What is dental phobia and where does it come from?
The fear of visiting the dentist is also called dental phobia. However, the term does not describe an uneasiness patients experience before seeing the dentist but rather indicates a pathological fear. Phobia patients can hardly bring themselves to make an appointment at the dentist and then actually keep it. They often endure excruciating toothache until they just cannot stand it any longer. This creates a vicious circle because as their dental health deteriorates, necessary treatments will become more and more unpleasant. When the patients finally see the dentist, they experience palpitations, sweating, and trembling.
Dental phobia can be triggered, for example, by traumatic experiences during dental treatment. This does not only refer to physical pain. If dentists do not take patients’ concerns and fears seriously, this can have an equally negative impact on their psychological well-being. In addition, bad experiences by close friends and family can also be a trigger.
How to treat anxiety patients
The first step in adequately treating anxiety patients is probably to develop an understanding of their fear. However, empathy for the patient does not begin in the dental chair but rather with the very first contact between the practice and the patient. This is usually when they schedule an appointment. Things should run as smoothly and simply as possible. We recommend integrating software for online appointment scheduling directly into your website. This is the easiest way for dental anxiety patients to schedule their appointment. Your website should give patients a good feeling through a pleasant start page, authentic images, a modern design, and detailed information.
The same applies to your practice. A sterile interior that reminds patients of a hospital is not the way to go. Rather opt for a friendly design with warm colors. Plants, pictures, and relaxing music in the waiting room also have a positive effect. Apart from the inviting appearance of your dental practice, anxiety patients will value the empathetic attitude of your staff. A warm welcome will wash away any negative feelings. A positive working atmosphere, i.e., a respectful and friendly interaction among colleagues, influences the patient’s emotions. Training your staff on how to deal with anxiety patients may be useful. You can add questions about dental phobia and its severity to your medical history form. This way, you will be optimally prepared for the appointment. Also, keep the waiting time as short as possible, as this leaves the patient less time to worry.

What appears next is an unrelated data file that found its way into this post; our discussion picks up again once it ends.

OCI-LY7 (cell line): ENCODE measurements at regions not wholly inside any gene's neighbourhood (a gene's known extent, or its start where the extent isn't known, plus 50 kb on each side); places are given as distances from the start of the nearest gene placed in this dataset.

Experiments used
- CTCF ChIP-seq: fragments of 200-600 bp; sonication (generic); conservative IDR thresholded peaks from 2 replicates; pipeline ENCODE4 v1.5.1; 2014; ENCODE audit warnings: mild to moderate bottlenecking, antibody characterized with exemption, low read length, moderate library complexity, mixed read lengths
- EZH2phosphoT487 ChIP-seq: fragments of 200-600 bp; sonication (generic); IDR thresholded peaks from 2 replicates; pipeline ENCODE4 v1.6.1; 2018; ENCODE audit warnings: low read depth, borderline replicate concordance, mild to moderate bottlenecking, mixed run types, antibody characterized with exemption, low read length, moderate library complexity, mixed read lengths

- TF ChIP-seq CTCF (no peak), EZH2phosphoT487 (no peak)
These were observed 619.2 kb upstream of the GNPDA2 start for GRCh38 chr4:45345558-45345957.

Treating anxiety patients usually takes up more of your time. Remember to plan for longer appointments. The patient should feel in good hands. It helps to listen intently, show understanding, explain the procedure gently, and communicate at eye level. Answer questions patiently and thoroughly. Moreover, anxiety patients should not have to sit in the dental chair for their first appointment. Instead, choose a separate room and try to build trust through verbal and nonverbal communication (such as nodding your head, agreeing, or asking questions). Always act in the patient’s best interest, do not stir up unnecessary fears of possible pain but do not give the wrong impression either. Address the options for low-pain treatment through anesthesia or minimally invasive procedures. Another tried and tested method is sedation with nitrous oxide. It is completely harmless and has an analgesic and relaxing effect on the patient. In short: Be honest, empathetic, and take your time when treating anxiety patients. This will make the treatment more pleasant for everyone involved and may also help the patients to cope with their phobia in the long term.